The next four years flew by. We had a good run - we won more games than we lost and had a lot (some might say a little too much) fun in the process. I had the opportunity to play as a freshman, and I owe a huge thank you to Coach Murphy for believing in me right off the bat and to Coach Tall for speeding my development along. Sophomore year saw an undefeated season and Ivy Championship. We dispatched Yale at the Yale Bowl and returned to Cambridge to watch the highlights of Matt Fratto’s ’04 two TDs and me running the option on a fake punt with Adam Kingston ’04 on loop on ESPN late into the night. Junior and senior years saw identical winning records, a mix of highs and lows, and, most importantly, victories over Yale. Overall, we beat Yale 3 out of 4 times; never lost to Princeton or Brown; were featured on ESPN Game Day; and our post-game tailgate game was consistently strong to quite strong. My parents never missed a game and I had the unwavering support of my family; the love of my life Kelley was there for the entire ride; senior year I got to play against both of my brothers (Mark at Holy Cross, Tommy at Brown) and my best friend from high school (Tim Walsh at Lafayette) – and beat all three! I met amazing people and formed friendships that continue to this day. As I said, we had a good run. My only regret is that we only had four years.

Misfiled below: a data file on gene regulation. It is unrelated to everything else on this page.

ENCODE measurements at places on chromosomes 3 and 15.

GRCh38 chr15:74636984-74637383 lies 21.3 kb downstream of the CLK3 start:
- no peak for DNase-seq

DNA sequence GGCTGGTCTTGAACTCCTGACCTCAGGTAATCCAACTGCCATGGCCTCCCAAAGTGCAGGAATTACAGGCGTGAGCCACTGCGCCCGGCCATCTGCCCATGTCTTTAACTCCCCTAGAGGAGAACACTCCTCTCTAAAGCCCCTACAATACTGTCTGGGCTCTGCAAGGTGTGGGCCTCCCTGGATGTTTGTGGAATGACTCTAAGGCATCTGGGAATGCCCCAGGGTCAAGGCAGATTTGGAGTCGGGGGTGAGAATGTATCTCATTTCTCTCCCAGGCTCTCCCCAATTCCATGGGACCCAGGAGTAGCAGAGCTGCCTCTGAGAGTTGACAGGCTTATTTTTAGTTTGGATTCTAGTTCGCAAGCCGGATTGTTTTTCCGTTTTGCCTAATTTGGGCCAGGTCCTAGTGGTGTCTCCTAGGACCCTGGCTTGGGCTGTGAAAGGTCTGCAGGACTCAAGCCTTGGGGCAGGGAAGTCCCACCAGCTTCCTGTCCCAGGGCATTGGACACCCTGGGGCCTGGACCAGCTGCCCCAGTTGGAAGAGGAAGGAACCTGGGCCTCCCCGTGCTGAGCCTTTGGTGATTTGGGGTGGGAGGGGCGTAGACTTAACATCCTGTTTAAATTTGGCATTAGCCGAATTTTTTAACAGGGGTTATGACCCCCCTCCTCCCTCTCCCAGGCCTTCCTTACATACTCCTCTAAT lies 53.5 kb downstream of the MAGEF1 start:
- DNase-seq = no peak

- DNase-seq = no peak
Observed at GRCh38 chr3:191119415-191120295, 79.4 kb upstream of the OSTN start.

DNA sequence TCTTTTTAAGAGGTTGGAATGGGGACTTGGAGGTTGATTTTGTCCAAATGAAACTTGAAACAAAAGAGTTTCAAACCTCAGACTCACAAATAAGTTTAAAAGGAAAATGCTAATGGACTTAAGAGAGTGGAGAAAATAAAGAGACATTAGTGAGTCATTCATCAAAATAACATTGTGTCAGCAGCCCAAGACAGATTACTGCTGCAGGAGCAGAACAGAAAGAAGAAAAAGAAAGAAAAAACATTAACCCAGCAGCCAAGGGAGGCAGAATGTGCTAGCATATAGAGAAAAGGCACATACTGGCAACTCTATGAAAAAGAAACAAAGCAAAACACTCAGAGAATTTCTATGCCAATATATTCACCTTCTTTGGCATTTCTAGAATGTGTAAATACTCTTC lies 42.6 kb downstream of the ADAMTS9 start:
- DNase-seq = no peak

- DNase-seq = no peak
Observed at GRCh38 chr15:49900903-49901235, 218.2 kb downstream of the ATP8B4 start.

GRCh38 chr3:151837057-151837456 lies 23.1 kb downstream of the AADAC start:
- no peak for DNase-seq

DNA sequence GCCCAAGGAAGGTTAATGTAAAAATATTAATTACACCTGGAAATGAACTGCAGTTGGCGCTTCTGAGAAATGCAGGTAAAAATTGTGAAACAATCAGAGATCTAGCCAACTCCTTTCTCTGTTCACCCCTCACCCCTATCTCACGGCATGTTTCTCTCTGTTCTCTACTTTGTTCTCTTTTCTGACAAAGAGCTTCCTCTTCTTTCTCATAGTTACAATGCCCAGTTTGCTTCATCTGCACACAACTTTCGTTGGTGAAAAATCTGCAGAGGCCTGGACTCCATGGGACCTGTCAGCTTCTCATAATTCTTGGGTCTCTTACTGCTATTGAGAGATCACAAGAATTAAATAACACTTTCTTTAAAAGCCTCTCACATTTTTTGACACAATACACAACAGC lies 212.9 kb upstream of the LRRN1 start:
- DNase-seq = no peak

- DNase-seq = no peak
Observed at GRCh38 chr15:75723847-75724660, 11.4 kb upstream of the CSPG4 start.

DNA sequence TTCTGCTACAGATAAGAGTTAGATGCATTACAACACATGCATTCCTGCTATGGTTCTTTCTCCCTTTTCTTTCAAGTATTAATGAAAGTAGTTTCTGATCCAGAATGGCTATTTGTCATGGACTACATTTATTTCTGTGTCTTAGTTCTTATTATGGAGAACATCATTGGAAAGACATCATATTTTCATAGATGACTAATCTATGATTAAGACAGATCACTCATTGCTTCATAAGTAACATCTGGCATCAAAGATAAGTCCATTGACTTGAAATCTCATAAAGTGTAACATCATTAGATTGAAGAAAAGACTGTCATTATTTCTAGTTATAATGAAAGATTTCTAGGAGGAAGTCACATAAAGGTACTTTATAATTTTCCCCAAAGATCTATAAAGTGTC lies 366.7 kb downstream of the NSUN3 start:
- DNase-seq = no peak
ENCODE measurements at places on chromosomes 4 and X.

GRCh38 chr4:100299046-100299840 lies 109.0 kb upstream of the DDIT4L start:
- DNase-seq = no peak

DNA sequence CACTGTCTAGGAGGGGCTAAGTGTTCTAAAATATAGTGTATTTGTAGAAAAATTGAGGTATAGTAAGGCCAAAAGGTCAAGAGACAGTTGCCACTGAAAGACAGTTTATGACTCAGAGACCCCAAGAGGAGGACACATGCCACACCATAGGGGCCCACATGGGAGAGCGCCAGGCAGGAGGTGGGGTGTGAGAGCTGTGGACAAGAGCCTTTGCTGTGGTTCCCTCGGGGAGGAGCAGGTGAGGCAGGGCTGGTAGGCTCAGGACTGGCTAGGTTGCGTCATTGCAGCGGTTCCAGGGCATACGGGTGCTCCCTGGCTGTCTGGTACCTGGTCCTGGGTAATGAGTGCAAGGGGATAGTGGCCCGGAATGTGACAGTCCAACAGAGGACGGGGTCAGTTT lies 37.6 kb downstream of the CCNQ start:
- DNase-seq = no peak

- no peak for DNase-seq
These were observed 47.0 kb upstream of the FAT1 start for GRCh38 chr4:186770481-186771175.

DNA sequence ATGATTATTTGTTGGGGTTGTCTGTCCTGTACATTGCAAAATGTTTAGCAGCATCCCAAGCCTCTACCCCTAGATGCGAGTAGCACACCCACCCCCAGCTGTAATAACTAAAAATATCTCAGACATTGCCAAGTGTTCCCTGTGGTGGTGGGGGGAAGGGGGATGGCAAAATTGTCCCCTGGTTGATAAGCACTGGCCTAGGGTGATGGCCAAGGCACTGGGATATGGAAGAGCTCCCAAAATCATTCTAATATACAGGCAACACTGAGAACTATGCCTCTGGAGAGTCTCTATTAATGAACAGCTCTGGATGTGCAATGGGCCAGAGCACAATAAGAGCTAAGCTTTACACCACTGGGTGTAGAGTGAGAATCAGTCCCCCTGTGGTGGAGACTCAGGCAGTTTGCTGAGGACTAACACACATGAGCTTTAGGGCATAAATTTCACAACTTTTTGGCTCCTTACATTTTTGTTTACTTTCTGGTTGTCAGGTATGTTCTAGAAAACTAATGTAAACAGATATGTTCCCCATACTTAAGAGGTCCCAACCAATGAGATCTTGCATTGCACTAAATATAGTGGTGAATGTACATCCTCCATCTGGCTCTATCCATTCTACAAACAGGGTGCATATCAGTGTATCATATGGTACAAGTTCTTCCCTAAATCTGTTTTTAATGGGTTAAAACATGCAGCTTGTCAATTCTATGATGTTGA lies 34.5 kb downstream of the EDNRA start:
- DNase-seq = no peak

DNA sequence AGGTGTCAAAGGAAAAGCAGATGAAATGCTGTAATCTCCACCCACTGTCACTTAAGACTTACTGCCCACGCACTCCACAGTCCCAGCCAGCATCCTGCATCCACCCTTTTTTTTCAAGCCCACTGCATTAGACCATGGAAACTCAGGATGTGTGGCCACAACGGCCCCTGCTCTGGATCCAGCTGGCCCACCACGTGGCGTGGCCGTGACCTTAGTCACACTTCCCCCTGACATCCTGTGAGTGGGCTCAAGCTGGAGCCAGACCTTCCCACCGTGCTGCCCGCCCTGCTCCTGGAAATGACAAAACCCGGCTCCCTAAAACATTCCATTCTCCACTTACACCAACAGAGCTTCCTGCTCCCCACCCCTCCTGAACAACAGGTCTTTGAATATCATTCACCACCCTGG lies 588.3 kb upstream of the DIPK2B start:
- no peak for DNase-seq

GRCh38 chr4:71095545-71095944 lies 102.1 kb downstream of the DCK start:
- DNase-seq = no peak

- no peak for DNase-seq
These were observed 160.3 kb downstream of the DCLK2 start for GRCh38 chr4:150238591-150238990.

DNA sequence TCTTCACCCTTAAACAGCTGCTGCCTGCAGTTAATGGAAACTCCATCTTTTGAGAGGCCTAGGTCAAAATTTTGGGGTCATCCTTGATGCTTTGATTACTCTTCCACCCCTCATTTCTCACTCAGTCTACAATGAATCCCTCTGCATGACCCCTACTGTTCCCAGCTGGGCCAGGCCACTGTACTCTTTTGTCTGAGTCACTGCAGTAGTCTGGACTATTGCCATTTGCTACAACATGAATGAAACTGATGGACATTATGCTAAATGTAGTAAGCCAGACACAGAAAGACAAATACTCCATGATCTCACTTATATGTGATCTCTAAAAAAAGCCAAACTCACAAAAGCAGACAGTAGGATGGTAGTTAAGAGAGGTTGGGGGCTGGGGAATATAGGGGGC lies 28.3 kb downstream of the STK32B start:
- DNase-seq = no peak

At the end of it all, now 15 years ago, I was asked to reflect on our senior season and speak for the football Class of 2004 for a passage in the yearbook. At the time, and in collaboration with a few members of the Tenman crew, I wrote: “It has been amazing to watch this team evolve from one with question marks and unlimited potential to a cohesive unit, each person playing a role, and everyone pulling for each other. We had high expectations as we progressed through the winter, spring, and summer, but honestly did not know what character or shape this team would take. True to form, Harvard amassed a bunch of tough guys with unrivaled character. When you continue to stock your football team with such upstanding athletes, the fall takes care of itself. It’s surreal to play football for the Harvard Crimson. The tradition is so rich, the fans so loyal, and the legacy is continued with each gritty season of blood, sweat, and tears. This one was no different. As seniors, we are sad to leave fair Harvard. But I rest assured that great things will come from those that we leave behind because tradition never graduates. It is such a rare opportunity to come down everyday and give everything your have with 100 of your closest friends. That, however, is what makes it great and what sustains a Harvard Crimson football player. It’s what sustained those who came before us and will sustain those that come after us – at this school you play for the man standing next to you. You play for all the men who stood on those grounds and gave it their all. That’s what we sought out to do this season, to play for each other. To give our all on every play because we refused to let each other down. The merit of this season can’t be measured by statistics. It will be measured by the bonds we’ve made with each other as we left our mark on the legacy of Harvard football.”